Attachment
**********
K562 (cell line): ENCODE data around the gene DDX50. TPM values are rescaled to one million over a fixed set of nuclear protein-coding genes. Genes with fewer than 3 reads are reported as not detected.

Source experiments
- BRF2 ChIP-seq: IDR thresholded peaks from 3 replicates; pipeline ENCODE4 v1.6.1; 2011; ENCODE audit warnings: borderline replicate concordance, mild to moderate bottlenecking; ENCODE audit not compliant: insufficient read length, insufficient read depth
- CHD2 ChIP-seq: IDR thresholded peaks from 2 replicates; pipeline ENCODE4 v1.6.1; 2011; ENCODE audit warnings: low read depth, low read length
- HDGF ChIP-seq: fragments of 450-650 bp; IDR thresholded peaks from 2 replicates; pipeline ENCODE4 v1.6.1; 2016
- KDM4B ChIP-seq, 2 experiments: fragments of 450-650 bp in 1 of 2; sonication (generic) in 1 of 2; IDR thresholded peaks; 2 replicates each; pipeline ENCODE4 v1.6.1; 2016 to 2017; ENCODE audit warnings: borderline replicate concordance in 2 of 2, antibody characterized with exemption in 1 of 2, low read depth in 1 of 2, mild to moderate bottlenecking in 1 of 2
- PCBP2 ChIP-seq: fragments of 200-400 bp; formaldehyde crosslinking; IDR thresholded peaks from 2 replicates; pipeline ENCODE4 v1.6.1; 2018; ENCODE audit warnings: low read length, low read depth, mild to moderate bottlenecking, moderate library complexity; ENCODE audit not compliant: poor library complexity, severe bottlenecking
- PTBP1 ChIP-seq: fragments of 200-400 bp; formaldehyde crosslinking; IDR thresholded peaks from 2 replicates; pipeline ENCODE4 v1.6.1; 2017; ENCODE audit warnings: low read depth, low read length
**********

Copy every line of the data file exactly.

K562 (cell line): ENCODE data around the gene DDX50. TPM values are rescaled to one million over a fixed set of nuclear protein-coding genes. Genes with fewer than 3 reads are reported as not detected.

Source experiments
- BRF2 ChIP-seq: IDR thresholded peaks from 3 replicates; pipeline ENCODE4 v1.6.1; 2011; ENCODE audit warnings: borderline replicate concordance, mild to moderate bottlenecking; ENCODE audit not compliant: insufficient read length, insufficient read depth
- CHD2 ChIP-seq: IDR thresholded peaks from 2 replicates; pipeline ENCODE4 v1.6.1; 2011; ENCODE audit warnings: low read depth, low read length
- HDGF ChIP-seq: fragments of 450-650 bp; IDR thresholded peaks from 2 replicates; pipeline ENCODE4 v1.6.1; 2016
- KDM4B ChIP-seq, 2 experiments: fragments of 450-650 bp in 1 of 2; sonication (generic) in 1 of 2; IDR thresholded peaks; 2 replicates each; pipeline ENCODE4 v1.6.1; 2016 to 2017; ENCODE audit warnings: borderline replicate concordance in 2 of 2, antibody characterized with exemption in 1 of 2, low read depth in 1 of 2, mild to moderate bottlenecking in 1 of 2
- PCBP2 ChIP-seq: fragments of 200-400 bp; formaldehyde crosslinking; IDR thresholded peaks from 2 replicates; pipeline ENCODE4 v1.6.1; 2018; ENCODE audit warnings: low read length, low read depth, mild to moderate bottlenecking, moderate library complexity; ENCODE audit not compliant: poor library complexity, severe bottlenecking
- PTBP1 ChIP-seq: fragments of 200-400 bp; formaldehyde crosslinking; IDR thresholded peaks from 2 replicates; pipeline ENCODE4 v1.6.1; 2017; ENCODE audit warnings: low read depth, low read length